On 29 November 1942, the 94th Fighter Squadron flew the group's first combat sorties in the Mediterranean theater, strafing a German airfield and recording several aerial victories. However, as the year came to a close, the group's morale sagged. Though the move from England to the desert environment added sometimes 200300 hours to the life of the liquid-cooled Allisons, few replacement parts and virtually no replacement aircraft were available. Col. Clifford R. Silliman, in charge of Lightning maintenance and repairs for the 1st, 12th and 14th fighter groups, recalled that no hangars, machine shops or service bays were available, forcing ground crews to make repairs in the open air. Crewmen were exposed not only to attack but to virtually incessant blowing sand and dust that continually fouled filters, breathers and lubricants. The searing sun was so intense that mechanics were unable to as much as touch the aluminum surfaces of the fuselage, wings and cowlings with exposed skin, Silliman said. The grating sand found its way not only into engine components and weapons but crewmens' bedding, footwear, clothing, hair, eyes and even their teeth. Pilots recorded some kills, but the loss ratio in air-to-air combat was even at best. For nearly a year, the group moved throughout Algeria and Tunisia, flying bomber escort and providing air coverage for the ground campaign. On 23 February 1943, the group began two days of low-level strafing missions in support of hard-pressed Allied troops at Kasserine Pass, losing several aircraft.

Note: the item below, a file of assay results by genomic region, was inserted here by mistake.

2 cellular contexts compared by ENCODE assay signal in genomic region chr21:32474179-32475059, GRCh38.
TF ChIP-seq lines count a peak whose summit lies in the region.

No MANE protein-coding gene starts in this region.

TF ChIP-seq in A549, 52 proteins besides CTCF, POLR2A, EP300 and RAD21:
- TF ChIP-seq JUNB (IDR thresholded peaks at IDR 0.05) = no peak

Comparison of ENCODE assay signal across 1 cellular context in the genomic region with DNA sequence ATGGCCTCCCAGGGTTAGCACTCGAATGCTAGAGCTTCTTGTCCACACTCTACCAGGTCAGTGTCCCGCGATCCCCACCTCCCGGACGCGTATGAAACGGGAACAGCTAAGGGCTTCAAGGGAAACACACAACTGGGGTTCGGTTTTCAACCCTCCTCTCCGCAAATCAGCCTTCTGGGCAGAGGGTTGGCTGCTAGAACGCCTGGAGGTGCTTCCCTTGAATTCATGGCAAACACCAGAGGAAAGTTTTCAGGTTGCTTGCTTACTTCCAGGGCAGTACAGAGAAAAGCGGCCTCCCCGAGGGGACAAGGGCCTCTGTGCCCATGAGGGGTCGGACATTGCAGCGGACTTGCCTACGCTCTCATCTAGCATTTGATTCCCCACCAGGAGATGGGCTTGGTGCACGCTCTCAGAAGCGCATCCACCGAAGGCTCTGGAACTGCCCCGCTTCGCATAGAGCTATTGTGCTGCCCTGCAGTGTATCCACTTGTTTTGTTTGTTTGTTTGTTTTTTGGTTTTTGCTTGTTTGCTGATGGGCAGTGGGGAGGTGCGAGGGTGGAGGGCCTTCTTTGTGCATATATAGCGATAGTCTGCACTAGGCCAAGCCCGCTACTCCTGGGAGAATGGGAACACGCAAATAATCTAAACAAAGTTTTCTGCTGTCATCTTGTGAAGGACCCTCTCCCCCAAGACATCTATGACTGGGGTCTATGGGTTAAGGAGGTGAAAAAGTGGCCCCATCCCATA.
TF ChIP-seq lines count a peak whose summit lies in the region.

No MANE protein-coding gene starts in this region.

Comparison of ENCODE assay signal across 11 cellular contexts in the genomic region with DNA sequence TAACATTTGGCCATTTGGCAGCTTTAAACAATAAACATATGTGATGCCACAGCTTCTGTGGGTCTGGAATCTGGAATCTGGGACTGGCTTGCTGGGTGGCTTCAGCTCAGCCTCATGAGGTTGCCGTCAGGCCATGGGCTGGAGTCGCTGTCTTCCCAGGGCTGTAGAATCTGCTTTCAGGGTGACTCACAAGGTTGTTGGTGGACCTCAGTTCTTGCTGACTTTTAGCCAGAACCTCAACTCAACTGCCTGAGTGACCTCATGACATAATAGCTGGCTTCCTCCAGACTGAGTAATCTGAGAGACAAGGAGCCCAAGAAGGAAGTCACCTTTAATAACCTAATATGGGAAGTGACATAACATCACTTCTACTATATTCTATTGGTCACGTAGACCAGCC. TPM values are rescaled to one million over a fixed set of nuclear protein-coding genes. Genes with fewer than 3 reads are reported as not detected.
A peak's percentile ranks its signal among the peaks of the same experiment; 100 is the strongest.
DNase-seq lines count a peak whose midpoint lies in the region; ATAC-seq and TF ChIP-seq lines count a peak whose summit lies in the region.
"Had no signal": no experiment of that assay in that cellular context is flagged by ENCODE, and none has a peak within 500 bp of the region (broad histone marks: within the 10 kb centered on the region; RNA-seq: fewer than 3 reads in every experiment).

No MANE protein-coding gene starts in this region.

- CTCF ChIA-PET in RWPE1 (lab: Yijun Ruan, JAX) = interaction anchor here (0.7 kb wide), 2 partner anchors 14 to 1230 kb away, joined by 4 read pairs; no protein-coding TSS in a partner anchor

In April 1943 the Germans made several concerted attempts to reinforce the Afrika Korps using Ju 52 transports flown at wavetop level over the Mediterranean Sea, resulting in a series of interceptions by Allied aircraft and large numbers of transports destroyed. On 5 April, pilots of the 27th FS shot down 11, plus four Ju 87 Stukas and two Me 109 escorts, losing two Lightnings. On 10 April, the 71st FS intercepted another large force escorted by 15 Macchi 200 and Fw 190 fighters, shooting down 20 transports and 8 of the escorts without loss to itself. The North African campaign ended with the capture of Tunis on 7 May 1943.
|Died: 01/22/43; KIA; Killed in Action. Tunis, Tunisia
|Music: "Wind Beneath My Wings"